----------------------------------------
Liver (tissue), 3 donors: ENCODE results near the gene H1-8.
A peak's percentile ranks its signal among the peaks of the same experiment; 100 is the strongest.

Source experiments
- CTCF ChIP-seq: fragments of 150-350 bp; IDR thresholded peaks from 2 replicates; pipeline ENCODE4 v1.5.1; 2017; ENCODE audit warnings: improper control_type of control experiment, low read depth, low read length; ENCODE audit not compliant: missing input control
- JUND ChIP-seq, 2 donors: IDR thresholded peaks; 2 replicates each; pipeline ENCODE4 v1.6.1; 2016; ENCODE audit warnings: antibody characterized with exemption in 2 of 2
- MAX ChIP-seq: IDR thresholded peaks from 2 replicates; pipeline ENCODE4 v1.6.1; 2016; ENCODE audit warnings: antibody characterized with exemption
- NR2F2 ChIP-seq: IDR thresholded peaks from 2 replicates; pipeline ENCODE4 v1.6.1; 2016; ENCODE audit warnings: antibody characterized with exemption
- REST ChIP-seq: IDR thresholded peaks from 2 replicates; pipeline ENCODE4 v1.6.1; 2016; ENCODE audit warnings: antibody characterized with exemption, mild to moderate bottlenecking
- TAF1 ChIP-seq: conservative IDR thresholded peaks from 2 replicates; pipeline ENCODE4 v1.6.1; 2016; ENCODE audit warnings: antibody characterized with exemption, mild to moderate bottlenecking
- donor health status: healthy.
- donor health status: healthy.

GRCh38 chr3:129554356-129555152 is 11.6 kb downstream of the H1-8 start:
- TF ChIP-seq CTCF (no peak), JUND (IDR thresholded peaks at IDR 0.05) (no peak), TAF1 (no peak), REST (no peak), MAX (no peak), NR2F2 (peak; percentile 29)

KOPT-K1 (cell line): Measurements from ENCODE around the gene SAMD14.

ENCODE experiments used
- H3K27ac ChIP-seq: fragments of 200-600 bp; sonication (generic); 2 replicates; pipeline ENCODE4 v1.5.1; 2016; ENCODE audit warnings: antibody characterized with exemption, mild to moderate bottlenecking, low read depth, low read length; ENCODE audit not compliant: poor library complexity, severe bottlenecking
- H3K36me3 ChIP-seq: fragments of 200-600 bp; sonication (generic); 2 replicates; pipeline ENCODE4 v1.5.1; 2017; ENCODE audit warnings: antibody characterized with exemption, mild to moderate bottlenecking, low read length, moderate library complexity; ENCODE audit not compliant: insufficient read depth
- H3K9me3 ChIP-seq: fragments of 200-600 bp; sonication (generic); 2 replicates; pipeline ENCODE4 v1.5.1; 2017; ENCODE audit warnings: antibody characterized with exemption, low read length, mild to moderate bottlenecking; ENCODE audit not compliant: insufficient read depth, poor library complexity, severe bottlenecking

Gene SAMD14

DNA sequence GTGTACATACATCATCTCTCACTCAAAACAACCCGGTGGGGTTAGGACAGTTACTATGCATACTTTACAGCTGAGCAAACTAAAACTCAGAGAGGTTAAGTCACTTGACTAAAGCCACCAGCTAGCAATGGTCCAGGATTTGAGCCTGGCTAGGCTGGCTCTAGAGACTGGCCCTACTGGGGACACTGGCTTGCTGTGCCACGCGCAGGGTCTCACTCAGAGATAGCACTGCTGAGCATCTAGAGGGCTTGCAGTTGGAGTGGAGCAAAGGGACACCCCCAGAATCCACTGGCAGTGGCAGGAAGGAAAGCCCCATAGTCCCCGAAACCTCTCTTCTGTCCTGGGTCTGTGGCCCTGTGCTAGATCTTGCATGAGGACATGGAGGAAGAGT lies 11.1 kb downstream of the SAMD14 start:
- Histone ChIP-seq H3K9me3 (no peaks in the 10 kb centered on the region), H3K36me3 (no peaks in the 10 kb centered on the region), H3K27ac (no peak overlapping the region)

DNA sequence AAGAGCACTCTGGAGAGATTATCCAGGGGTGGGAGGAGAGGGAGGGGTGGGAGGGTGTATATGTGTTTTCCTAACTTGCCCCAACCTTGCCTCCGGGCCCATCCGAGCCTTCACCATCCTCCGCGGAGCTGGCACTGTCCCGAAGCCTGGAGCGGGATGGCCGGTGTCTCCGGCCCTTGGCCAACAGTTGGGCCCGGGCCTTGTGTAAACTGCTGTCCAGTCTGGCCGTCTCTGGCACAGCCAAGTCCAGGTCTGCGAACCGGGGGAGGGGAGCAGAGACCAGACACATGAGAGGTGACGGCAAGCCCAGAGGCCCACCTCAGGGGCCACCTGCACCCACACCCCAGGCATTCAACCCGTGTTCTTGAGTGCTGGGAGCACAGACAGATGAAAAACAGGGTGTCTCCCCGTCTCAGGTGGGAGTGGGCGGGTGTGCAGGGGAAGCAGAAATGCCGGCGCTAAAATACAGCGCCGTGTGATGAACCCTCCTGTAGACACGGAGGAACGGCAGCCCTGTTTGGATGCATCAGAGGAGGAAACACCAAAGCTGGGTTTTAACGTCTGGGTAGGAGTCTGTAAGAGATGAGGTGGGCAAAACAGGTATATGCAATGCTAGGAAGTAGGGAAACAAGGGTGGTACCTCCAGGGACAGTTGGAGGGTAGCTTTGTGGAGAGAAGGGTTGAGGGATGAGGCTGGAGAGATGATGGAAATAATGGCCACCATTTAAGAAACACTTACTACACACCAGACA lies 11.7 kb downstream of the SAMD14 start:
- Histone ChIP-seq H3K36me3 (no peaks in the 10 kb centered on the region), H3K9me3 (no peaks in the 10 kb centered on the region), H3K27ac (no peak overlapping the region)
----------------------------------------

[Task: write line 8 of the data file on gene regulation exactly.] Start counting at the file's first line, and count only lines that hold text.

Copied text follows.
- REST ChIP-seq: IDR thresholded peaks from 2 replicates; pipeline ENCODE4 v1.6.1; 2016; ENCODE audit warnings: antibody characterized with exemption, mild to moderate bottlenecking